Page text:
HERMANN NITSCH – Orgelkonzert Jesuitenkirche 2013

Trost

There’s enough talk already on Hermann Nitsch’s controversial use of dead animals for his rituals, and this is not the right place for hypocritical sermons. But even when the Austrian actionist is the subject of discussion in relation to the mere musical aspect of his oeuvre, things are not taken lightly over here. Most of Nitsch’s performances are soundtracked by orchestrations able to elicit an irrational response from aurally asthenic specimens, sometimes to the point of utter refusal given the association between extremely dissonant structures and the semi-logical unpleasantness of the aforesaid performances.

However, when a church organ is involved – as in this case – the perspective changes entirely, the analysis shifting towards a different field. It’s about a deeper perception of sound color and vibrational impact on a genuinely somatic level. Accordingly, the four movements of this concert provide abundant nourishment for those who get fulfilled when surrounded by massive droning cascades. The power of these gigantic clusters is amazing, replete as they are with all sorts of undulating undertones. This includes several sub-bass creatures that may result in an unsought woofer-shattering effect for bolder listeners; as a matter of fact, using this substance to fill a room with the sheer force of adjacent partials pumped up at Phill Niblock-like volume could be an irresistible temptation for someone. Another term of comparison comes to mind quite obviously, namely Charlemagne Palestine circa Schlingen-Blängen, although Nitsch’s overall sonorousness is felt as more solemn and/or dramatic. Just a fleeting sensation, perhaps.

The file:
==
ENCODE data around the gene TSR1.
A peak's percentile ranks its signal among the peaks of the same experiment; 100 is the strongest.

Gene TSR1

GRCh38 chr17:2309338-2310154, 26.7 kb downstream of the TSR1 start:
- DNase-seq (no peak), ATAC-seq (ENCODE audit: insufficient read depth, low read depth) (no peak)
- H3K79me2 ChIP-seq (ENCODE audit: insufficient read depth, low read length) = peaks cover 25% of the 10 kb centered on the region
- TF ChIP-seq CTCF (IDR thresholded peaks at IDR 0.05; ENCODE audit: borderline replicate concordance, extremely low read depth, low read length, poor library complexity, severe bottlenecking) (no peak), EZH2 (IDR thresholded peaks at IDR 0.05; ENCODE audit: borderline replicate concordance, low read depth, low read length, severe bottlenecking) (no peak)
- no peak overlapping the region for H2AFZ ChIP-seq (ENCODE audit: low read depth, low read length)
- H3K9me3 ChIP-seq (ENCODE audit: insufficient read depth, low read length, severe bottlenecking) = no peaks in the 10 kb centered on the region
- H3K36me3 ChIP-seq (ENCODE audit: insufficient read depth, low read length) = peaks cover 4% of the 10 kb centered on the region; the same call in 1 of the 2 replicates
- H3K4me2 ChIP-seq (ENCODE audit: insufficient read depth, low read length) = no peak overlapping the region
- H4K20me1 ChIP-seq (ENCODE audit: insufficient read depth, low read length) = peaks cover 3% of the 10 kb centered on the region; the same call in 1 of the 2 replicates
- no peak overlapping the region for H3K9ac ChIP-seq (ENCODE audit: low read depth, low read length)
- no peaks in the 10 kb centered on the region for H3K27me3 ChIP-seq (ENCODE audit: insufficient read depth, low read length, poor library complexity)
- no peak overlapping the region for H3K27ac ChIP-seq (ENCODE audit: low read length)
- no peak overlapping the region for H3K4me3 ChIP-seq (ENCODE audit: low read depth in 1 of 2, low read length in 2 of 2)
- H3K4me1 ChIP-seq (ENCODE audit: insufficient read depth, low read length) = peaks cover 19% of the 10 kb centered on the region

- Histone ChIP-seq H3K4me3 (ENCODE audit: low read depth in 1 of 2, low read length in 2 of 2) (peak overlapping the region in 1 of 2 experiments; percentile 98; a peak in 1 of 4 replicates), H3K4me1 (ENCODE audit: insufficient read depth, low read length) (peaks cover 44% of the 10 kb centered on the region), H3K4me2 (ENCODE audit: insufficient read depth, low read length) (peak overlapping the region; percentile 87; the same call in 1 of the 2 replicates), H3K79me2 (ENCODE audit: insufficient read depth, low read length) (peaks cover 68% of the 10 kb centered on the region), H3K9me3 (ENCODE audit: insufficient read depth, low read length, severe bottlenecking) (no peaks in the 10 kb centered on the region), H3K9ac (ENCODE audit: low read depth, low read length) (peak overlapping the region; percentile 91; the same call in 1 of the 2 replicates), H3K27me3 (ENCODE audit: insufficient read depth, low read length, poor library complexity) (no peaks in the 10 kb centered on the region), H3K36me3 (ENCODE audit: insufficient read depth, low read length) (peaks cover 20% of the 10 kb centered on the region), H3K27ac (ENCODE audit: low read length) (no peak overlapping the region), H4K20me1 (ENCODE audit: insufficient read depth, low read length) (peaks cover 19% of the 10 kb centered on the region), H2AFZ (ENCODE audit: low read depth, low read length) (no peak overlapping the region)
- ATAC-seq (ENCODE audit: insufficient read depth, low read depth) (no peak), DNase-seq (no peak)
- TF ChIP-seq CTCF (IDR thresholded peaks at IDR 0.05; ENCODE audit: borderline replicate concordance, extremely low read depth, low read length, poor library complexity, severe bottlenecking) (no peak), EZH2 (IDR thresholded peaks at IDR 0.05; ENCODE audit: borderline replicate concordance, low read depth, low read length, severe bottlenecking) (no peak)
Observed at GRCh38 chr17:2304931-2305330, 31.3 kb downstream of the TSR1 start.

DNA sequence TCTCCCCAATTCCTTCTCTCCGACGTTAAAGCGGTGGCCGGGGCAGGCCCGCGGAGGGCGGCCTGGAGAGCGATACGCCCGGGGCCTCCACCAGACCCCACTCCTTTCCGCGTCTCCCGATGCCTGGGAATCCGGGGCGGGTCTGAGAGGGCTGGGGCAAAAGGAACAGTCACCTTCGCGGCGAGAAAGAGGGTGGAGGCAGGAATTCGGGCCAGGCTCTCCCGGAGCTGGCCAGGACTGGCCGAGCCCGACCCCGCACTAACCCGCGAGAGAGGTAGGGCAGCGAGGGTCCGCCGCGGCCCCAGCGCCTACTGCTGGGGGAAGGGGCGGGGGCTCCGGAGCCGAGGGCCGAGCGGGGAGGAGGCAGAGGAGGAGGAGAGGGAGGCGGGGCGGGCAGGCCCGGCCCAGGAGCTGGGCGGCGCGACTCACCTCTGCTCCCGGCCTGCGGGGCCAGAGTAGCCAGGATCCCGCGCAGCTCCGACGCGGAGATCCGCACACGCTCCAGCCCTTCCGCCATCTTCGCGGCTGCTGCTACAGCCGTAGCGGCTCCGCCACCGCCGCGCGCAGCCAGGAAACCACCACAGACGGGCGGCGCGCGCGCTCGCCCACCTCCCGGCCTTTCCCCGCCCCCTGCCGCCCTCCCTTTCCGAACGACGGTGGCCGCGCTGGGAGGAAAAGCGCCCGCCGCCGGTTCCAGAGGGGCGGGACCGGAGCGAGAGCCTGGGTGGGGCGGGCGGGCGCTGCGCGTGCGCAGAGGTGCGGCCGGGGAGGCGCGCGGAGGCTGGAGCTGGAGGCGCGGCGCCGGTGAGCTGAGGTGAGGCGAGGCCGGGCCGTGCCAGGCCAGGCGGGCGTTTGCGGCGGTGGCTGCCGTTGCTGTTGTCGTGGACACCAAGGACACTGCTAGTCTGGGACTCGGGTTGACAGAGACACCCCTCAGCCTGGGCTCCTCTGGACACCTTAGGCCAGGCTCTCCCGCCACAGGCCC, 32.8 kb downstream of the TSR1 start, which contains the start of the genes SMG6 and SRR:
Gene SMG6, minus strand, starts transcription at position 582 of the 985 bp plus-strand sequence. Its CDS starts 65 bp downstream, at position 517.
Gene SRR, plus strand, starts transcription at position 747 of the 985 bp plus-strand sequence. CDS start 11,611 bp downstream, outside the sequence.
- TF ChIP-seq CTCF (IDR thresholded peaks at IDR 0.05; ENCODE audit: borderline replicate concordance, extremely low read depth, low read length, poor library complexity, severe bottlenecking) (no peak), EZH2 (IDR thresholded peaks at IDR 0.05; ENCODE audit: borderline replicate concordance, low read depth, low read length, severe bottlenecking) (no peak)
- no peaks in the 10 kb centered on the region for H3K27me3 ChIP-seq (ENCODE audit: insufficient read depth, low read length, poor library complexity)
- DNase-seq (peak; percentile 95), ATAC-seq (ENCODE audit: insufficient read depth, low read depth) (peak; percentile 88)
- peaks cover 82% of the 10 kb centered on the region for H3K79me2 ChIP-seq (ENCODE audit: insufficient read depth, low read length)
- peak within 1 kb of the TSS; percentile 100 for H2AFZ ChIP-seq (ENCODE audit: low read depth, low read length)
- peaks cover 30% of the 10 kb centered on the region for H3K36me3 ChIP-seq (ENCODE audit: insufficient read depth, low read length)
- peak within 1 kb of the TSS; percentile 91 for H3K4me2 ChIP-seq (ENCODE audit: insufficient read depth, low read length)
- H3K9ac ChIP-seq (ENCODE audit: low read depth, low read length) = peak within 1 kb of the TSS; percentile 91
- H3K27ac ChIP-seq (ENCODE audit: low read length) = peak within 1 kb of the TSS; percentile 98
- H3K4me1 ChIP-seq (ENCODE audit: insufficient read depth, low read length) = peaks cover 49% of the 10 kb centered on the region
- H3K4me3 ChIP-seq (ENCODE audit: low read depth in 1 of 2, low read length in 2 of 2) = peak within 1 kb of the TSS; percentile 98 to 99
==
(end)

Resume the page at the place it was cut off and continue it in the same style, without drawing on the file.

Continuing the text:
Reviewing this sort of release is never a straightforward task. The risk of commonplace is always present, hand in hand with the fear of having overlooked crucial details. In essence, Orgelkonzert Jesuitenkirche 2013 is a psychophysical journey through various states of alteration rather than a “score” to be studied with a magnifying lens. At any rate it’s awesome music – occasionally bordering on out-and-out scary – charging the air via radiant particles and ominous throbs coexisting with the exclusive aim of decisively affecting our innermost cavities.

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